It was to the credit of the Columbans that I was accepted as a candidate for priesthood. That was back in 1969 when I was completing Form Seven in high school at St John’s College, Hastings, New Zealand.
I was accepted despite the fact that I was not only deaf but I also suffered a serious speech impediment which was a consequence of my hearing disability. My deafness was more peculiar rather than pronounced. I cannot hear high-pitched sounds. As a result, I cannot hear many of the consonants in my own “native” English language.
Nevertheless I was admitted into the seminary at St Columban’s College, North Turramurra, Sydney, Australia. But, by the end of my first year, it was evident that my speech impediment would be a serious handicap if I wished to progress towards ordained ministry since one of the principal tasks of an ordained priest is to preach. How could I effectively preach if people could not understand what I was saying?
So I was advised to seek the help of a speech therapist at Royal North Shore Hospital in Sydney. There I was fortunate to receive the help of a young female therapist who gave me a set of charts which indicated where I should place my tongue, lips and teeth in the pronunciation of each of the consonants.
So I devoted a year to this program of intense therapy. It meant spending roughly an hour each morning and an hour in the afternoon standing in front of the mirror in my room and practicing the different consonants. I gradually got the impression that this simple habit of constant practice in the pronunciation of the consonants, resulted in a significant improvement in my speech. It also helped to boost my confidence in public speaking.
However, a couple of years later, I became aware that members of the teaching staff at St Columban’s were also concerned about my ability to learn another language which is an essential prerequisite for anyone seeking to take up work as a foreign missionary.
So I was advised that I would probably be better off becoming a diocesan priest and working in my own country or an English-speaking environment because I would find it difficult to learn another language. After some discernment, I informed the rector that I wished to continue on in seminary formation to become a Columban missionary priest.
Again, it was to the remarkable credit of the Columbans and the staff of St Columban’s seminary that I was allowed to continue on.
In my ordination year, Columban Fr Dave Arms, a linguist and missionary priest working in Fiji, came to see me at St Columban’s seminary to assess what language or languages I would be more likely able to learn given my hearing disability.
In his judgment, I could more easily learn Fijian because many of the sounds in that language are low-pitched and well within my hearing range.
So, after ordination and the completion of my seminary formation program, I went to Fiji in January 1977 and commenced language studies the following month. What I learnt, apart from a new language, was that deafness would prove to be a great gift in learning another language.
I came to realize that one of the greatest difficulties for any adult in learning a new language is to be like a little child again as you struggle to express new sounds and to put sentences together so as to make yourself understood. This would also include, what is for many, the humiliating experience of people laughing at you because what you said sounded funny and awkward.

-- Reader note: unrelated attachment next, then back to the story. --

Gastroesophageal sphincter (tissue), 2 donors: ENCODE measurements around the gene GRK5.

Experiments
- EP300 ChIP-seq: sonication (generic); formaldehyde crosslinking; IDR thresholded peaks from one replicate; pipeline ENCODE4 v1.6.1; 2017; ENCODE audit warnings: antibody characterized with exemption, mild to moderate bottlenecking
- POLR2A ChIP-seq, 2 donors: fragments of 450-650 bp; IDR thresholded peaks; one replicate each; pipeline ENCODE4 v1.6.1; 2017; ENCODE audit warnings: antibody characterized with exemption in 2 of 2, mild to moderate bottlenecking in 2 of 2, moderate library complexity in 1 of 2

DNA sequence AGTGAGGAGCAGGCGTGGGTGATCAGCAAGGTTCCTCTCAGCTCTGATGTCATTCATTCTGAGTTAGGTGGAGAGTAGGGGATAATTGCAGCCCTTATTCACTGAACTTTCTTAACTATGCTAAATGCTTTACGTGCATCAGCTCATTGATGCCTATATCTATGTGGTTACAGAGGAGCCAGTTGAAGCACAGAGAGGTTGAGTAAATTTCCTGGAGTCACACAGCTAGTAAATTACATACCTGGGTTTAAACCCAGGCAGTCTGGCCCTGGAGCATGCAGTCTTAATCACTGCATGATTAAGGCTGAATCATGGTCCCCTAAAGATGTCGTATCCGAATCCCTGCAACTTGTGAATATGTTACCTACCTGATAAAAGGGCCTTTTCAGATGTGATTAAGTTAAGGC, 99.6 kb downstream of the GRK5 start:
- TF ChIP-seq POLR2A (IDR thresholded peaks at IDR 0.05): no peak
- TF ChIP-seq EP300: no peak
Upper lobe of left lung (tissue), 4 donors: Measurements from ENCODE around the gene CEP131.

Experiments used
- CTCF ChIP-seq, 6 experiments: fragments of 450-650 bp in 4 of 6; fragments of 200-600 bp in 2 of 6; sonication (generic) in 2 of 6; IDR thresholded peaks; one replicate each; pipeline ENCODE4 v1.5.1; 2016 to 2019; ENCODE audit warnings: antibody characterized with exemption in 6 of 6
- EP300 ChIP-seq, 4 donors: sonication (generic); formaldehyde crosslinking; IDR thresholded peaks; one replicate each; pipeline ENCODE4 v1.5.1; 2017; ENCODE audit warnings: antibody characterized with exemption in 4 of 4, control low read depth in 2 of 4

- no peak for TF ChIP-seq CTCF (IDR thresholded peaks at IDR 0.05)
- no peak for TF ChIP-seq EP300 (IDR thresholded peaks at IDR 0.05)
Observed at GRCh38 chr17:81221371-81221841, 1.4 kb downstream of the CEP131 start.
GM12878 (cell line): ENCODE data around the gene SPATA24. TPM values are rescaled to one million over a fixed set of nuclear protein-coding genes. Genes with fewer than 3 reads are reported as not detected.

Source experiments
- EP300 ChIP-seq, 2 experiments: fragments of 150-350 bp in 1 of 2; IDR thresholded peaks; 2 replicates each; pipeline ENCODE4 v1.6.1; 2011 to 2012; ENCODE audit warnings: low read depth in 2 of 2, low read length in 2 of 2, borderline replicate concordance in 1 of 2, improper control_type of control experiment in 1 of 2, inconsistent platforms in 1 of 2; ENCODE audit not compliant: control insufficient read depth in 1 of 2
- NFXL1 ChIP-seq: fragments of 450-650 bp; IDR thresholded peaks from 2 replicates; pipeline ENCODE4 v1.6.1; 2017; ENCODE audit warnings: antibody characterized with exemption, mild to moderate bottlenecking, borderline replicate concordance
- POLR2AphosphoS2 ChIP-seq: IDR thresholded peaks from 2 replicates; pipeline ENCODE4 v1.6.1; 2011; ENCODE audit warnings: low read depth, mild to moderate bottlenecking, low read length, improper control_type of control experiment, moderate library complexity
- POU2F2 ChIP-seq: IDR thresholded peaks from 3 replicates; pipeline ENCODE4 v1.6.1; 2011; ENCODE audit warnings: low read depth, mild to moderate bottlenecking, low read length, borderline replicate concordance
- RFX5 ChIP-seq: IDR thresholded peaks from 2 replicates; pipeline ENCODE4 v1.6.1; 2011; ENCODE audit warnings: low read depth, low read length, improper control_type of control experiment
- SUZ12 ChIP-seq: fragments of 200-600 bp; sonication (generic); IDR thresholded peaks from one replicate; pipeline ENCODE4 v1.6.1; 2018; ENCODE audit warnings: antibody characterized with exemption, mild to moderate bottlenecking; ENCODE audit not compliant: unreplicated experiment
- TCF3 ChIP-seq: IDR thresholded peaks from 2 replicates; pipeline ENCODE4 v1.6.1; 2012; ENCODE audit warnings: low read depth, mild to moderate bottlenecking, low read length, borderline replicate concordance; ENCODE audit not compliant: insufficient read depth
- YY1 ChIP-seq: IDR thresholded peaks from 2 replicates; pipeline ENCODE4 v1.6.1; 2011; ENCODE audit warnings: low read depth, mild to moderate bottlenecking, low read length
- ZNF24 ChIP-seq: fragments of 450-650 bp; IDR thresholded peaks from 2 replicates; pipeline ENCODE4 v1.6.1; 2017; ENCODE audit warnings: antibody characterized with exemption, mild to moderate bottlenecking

For me, this was an experience I had grown to live and cope with throughout most of my early life because of my speech impediment. When people laughed at what I said, they would be informed that I was deaf. This would mean that they would get embarrassed and say, “I am sorry. I did not know.”
And I had learnt to turn such potentially embarrassing situations into very humorous ones by means of a funny comment and by assuring these people that no offence was taken and that there is something funny, awkward or unusual about each one of us. As St Paul once said, “It is when I am weak, it is then that I am strong.”
As I was learning Fijian, I remember the delightful experience of watching people laugh as I struggled to put words and sentences together. According to indigenous Fijians, shame is a terrible burden to inflict upon anyone. They therefore have the traditional practice of placing their hands over their mouths when they are laughing, particularly when they are laughing at what someone is saying or doing.
But I would have no difficulty in simply saying, “Oh no, what have I just said? What should I say?” My hosts would giggle and gently correct me. And, unlike many of my fellow foreign missionaries, I found the whole experience a source of great enjoyment.
So I became a reasonably fluent speaker in the major indigenous Fijian language.
I believe that God intended me to be deaf because God was calling me to be a missionary. And it was to the great credit of my Columban vocations director and the members of the staff at St Columban’s seminary that I was allowed to pursue what I believe was my God-given vocation. And the rest has been a wonderful and oftentimes fun-filled experience.
|Columban Fr Thomas (Tom) Rouse served in Fiji from 1977-2014. This month he begins his new appointment at St Columban's, Lower Hutt, New Zealand. We wish him well.|